How to Get Your Prospects to Like You (Even When They've Never Met You)

It's no secret that almost all of my new clients start by reading my Tuesday Tidbits and that many read for years before finally reaching out.

You might remember, earlier this year I said one of my personal goals was to reach out to as many Tuesday Tidbit readers as possible. I’ve had hundreds of calls and meetings over the past few months.

I am shocked how many of these calls start with the person on the other end saying something like, “I’ve been following you for so long, I feel like I already know you” or, “I feel like I know everything about you.”

When I hear this, one question I’m often thinking is: What’s stopping you from having this sort of relationships with your clients, prospects, and followers?

I think it’s worth dissecting.

In the early days, writing the Tuesday Tidbit was purely a method of disseminating value and hoping to generate new business.

But sometime during the second year (we’re going on almost seven years), when I started talking to a LOT more of my readers, I realized that I was touching on themes and challenges that were pretty universal across industries. 

The themes and challenges were coming from writings, and from the broad array of clients and industries I’d been working with.

In the seven years since I started writing tidbits, I've talked to CEOs in hundreds of companies across dozens of industries, and almost every one of them has said something like 'It's like you were sitting in our board meeting last month, and heard all of the issues we're facing right now….”

One of the things that are often most stressful for my clients is the feeling that the challenges they're facing are unique to their company.

“But our company is different…” 

Who hasn’t heard this before?

Maybe you’ve even said it.

With the Tidbits, I get to show leaders every week that they're not alone in that, and can even give concrete, valuable suggestions on how to start addressing the most pressing issues.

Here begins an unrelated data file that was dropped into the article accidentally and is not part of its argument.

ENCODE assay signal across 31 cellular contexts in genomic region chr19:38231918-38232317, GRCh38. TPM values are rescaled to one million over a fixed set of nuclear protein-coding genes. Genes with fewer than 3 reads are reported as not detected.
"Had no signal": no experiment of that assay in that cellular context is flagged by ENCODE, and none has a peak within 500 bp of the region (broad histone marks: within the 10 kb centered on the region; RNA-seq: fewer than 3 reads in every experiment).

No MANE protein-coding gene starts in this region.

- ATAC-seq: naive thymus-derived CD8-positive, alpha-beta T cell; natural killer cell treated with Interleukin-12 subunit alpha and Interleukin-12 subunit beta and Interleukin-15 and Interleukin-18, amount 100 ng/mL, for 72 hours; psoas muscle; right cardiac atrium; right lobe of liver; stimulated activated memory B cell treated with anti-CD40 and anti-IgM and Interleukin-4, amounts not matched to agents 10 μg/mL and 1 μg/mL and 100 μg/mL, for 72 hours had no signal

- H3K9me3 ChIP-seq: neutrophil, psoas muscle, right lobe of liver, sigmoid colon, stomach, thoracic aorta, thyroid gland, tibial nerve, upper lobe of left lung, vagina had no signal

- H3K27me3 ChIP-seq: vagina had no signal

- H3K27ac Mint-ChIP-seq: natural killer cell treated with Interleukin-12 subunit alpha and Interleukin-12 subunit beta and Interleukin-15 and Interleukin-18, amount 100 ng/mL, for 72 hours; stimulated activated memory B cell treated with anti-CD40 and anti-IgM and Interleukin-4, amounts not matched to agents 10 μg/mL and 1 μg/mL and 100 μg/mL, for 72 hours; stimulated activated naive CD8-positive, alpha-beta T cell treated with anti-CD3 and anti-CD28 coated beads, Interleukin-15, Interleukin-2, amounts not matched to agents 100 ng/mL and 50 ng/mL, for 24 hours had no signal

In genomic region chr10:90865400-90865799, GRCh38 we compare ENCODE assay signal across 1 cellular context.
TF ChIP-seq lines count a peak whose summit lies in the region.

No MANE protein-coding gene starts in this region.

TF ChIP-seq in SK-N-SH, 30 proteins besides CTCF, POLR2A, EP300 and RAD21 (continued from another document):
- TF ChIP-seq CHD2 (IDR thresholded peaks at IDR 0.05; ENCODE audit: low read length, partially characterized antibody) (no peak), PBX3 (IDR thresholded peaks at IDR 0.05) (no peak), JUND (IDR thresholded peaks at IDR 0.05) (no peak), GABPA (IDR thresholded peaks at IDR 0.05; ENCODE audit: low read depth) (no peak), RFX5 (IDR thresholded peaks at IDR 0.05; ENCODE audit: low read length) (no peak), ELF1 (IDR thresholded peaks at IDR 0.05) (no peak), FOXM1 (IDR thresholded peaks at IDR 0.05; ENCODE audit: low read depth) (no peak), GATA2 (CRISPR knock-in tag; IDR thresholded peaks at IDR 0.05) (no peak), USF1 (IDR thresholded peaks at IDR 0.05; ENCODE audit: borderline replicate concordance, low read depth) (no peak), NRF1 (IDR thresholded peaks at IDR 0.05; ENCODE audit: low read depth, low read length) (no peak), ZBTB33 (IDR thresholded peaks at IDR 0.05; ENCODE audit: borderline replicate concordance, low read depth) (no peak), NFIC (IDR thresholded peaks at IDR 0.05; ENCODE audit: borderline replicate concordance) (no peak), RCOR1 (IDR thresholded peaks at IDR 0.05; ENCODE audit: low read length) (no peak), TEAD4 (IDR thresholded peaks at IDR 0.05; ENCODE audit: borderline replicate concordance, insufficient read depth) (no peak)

Here's the kicker though – if you'd never heard of me, and never read a tidbit before, and somehow we got on a call, how much attention and credibility would you give me?  

How much would you look at me as a resource, instead of a vendor?  

That feeling of "You know me" is essential to have because it helps us start without any of the usual barriers up.

The same is true when you're talking to your clients.

If you've only ever been, "The company who can get the PVC pipe for $.01/unit cheaper,” or “the company who is currently 0.5% cheaper than everyone else,” then you're in for a rough ride–not that you need me to tell you about the dangers of using pricing as your sole competitive advantage.

But, instead you've spent months or years showing your clients that you understand their challenges, and can help them do better, they'll be a lot more willing to listen.

That's the job of marketing–to make life easier for your sales team, which is why the constant in-fighting between sales and marketing is so ridiculous.  

Without sales, you have no company.  

Without the right kind of marketing, your sales efforts are at a considerable disadvantage.  

How well do your clients know you?

And if you’re thinking “That’s great for everybody else, but it wouldn’t work for me because…

Well, you can say it, but it won’t be right! I’ve seen leaders in the most incredibly unique industries cultivate enduring relationships like this.

Would your prospects and clients alike welcome you as a guest or view you as a random stranger?

If you’re as famous and exciting as Steve Jobs, Sam Walton, or Richard Branson – you can write a book about yourself & your company, and let everybody get that “I know you!” feeling.  

If the general public isn’t clamoring to write (or read) a book about you, then go smaller…  Make it a habit to have real communication with your clients (phone calls, 1:1 emails, etc.)  And if you can supplement that with a weekly or monthly newsletter that they love to read?  All the better!

Your challenge this week: Take an honest look at your efforts and ask yourself if you’re doing enough to help prospects and clients alike “get to know you.” 

If not, what else could you do? 

Here’s a tip: Send a few handwritten letters/notes to your top clients today. It will be an incredibly valuable gesture that will have a demonstrable impact.